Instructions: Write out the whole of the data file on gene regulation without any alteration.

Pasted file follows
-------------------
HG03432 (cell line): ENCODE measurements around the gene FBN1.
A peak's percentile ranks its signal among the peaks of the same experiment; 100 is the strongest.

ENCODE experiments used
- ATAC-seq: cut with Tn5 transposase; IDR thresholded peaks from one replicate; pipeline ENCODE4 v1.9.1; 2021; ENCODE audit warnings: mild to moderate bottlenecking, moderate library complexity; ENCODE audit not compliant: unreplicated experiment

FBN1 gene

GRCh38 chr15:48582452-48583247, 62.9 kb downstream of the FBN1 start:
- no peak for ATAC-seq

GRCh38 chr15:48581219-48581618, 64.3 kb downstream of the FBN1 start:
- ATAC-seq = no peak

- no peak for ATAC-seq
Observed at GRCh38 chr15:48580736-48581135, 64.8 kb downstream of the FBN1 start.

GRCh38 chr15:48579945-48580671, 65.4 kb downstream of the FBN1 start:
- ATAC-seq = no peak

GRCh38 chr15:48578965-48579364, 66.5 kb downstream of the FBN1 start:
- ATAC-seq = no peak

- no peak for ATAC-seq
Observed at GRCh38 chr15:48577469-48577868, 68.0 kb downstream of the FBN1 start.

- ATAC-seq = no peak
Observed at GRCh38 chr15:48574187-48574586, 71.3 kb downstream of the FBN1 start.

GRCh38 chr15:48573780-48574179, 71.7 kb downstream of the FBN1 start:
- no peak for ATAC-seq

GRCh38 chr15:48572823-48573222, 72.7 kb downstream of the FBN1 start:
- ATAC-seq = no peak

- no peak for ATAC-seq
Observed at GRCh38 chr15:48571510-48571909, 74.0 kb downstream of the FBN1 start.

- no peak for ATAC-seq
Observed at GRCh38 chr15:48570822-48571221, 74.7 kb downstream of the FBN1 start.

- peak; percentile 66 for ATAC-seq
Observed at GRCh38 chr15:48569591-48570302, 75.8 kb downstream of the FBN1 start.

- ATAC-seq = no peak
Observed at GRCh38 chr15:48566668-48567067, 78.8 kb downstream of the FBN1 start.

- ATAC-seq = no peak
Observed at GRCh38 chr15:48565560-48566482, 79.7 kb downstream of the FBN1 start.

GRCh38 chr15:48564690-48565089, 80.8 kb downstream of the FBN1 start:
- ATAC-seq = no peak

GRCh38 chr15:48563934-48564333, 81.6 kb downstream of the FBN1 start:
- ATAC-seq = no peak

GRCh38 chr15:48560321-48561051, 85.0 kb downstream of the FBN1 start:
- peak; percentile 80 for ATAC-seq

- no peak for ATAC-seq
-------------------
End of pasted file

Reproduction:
HG03432 (cell line): ENCODE measurements around the gene FBN1.
A peak's percentile ranks its signal among the peaks of the same experiment; 100 is the strongest.

ENCODE experiments used
- ATAC-seq: cut with Tn5 transposase; IDR thresholded peaks from one replicate; pipeline ENCODE4 v1.9.1; 2021; ENCODE audit warnings: mild to moderate bottlenecking, moderate library complexity; ENCODE audit not compliant: unreplicated experiment

FBN1 gene

GRCh38 chr15:48582452-48583247, 62.9 kb downstream of the FBN1 start:
- no peak for ATAC-seq

GRCh38 chr15:48581219-48581618, 64.3 kb downstream of the FBN1 start:
- ATAC-seq = no peak

- no peak for ATAC-seq
Observed at GRCh38 chr15:48580736-48581135, 64.8 kb downstream of the FBN1 start.

GRCh38 chr15:48579945-48580671, 65.4 kb downstream of the FBN1 start:
- ATAC-seq = no peak

GRCh38 chr15:48578965-48579364, 66.5 kb downstream of the FBN1 start:
- ATAC-seq = no peak

- no peak for ATAC-seq
Observed at GRCh38 chr15:48577469-48577868, 68.0 kb downstream of the FBN1 start.

- ATAC-seq = no peak
Observed at GRCh38 chr15:48574187-48574586, 71.3 kb downstream of the FBN1 start.

GRCh38 chr15:48573780-48574179, 71.7 kb downstream of the FBN1 start:
- no peak for ATAC-seq

GRCh38 chr15:48572823-48573222, 72.7 kb downstream of the FBN1 start:
- ATAC-seq = no peak

- no peak for ATAC-seq
Observed at GRCh38 chr15:48571510-48571909, 74.0 kb downstream of the FBN1 start.

- no peak for ATAC-seq
Observed at GRCh38 chr15:48570822-48571221, 74.7 kb downstream of the FBN1 start.

- peak; percentile 66 for ATAC-seq
Observed at GRCh38 chr15:48569591-48570302, 75.8 kb downstream of the FBN1 start.

- ATAC-seq = no peak
Observed at GRCh38 chr15:48566668-48567067, 78.8 kb downstream of the FBN1 start.

- ATAC-seq = no peak
Observed at GRCh38 chr15:48565560-48566482, 79.7 kb downstream of the FBN1 start.

GRCh38 chr15:48564690-48565089, 80.8 kb downstream of the FBN1 start:
- ATAC-seq = no peak

GRCh38 chr15:48563934-48564333, 81.6 kb downstream of the FBN1 start:
- ATAC-seq = no peak

GRCh38 chr15:48560321-48561051, 85.0 kb downstream of the FBN1 start:
- peak; percentile 80 for ATAC-seq

- no peak for ATAC-seq